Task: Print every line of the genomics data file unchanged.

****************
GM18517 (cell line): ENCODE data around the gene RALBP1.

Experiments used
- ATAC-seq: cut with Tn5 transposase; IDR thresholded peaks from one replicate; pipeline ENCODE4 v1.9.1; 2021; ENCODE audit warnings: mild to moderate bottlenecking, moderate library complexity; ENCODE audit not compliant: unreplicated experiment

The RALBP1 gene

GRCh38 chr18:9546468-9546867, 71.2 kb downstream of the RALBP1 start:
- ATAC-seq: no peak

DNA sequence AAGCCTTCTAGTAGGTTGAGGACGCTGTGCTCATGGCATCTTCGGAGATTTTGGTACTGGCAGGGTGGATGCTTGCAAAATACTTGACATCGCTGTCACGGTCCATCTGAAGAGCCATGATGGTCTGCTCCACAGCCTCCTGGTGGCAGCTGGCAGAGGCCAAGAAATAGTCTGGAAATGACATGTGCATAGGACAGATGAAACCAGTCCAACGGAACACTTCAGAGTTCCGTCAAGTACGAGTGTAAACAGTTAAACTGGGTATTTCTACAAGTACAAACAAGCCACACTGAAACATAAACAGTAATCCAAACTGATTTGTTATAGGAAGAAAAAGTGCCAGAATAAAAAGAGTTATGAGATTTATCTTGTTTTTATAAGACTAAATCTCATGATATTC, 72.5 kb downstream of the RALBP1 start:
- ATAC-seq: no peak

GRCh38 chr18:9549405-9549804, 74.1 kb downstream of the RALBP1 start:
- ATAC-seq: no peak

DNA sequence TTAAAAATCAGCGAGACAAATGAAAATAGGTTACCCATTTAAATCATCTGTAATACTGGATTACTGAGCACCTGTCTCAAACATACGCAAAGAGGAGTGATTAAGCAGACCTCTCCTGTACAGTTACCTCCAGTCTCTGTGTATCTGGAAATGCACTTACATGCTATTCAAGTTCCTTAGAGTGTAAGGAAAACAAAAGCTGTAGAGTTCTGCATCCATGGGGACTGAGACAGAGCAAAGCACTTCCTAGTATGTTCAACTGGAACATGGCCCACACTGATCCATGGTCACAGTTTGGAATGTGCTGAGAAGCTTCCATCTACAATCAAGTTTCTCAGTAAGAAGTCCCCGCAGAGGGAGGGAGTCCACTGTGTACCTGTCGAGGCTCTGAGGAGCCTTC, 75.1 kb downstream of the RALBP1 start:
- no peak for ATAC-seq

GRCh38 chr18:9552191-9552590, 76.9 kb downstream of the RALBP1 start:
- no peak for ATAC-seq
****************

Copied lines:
GM18517 (cell line): ENCODE data around the gene RALBP1.

Experiments used
- ATAC-seq: cut with Tn5 transposase; IDR thresholded peaks from one replicate; pipeline ENCODE4 v1.9.1; 2021; ENCODE audit warnings: mild to moderate bottlenecking, moderate library complexity; ENCODE audit not compliant: unreplicated experiment

The RALBP1 gene

GRCh38 chr18:9546468-9546867, 71.2 kb downstream of the RALBP1 start:
- ATAC-seq: no peak

DNA sequence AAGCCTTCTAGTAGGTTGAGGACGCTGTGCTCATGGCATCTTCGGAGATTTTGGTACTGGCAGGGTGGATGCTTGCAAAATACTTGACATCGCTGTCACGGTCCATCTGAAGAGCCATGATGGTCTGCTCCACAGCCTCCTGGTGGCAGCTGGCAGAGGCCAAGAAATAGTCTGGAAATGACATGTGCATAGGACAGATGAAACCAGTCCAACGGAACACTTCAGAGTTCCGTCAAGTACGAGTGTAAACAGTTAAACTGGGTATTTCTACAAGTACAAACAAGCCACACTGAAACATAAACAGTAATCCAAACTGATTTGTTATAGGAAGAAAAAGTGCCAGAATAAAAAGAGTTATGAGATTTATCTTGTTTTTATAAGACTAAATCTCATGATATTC, 72.5 kb downstream of the RALBP1 start:
- ATAC-seq: no peak

GRCh38 chr18:9549405-9549804, 74.1 kb downstream of the RALBP1 start:
- ATAC-seq: no peak

DNA sequence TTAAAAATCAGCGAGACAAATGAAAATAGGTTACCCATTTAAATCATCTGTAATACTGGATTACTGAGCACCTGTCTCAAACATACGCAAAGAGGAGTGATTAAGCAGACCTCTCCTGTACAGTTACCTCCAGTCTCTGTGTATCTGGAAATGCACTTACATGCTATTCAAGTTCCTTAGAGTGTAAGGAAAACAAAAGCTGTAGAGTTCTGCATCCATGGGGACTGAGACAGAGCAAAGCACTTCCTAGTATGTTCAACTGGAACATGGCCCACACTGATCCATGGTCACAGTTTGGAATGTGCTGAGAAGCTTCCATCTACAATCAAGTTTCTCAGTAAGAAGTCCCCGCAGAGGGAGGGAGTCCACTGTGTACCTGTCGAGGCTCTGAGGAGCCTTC, 75.1 kb downstream of the RALBP1 start:
- no peak for ATAC-seq

GRCh38 chr18:9552191-9552590, 76.9 kb downstream of the RALBP1 start:
- no peak for ATAC-seq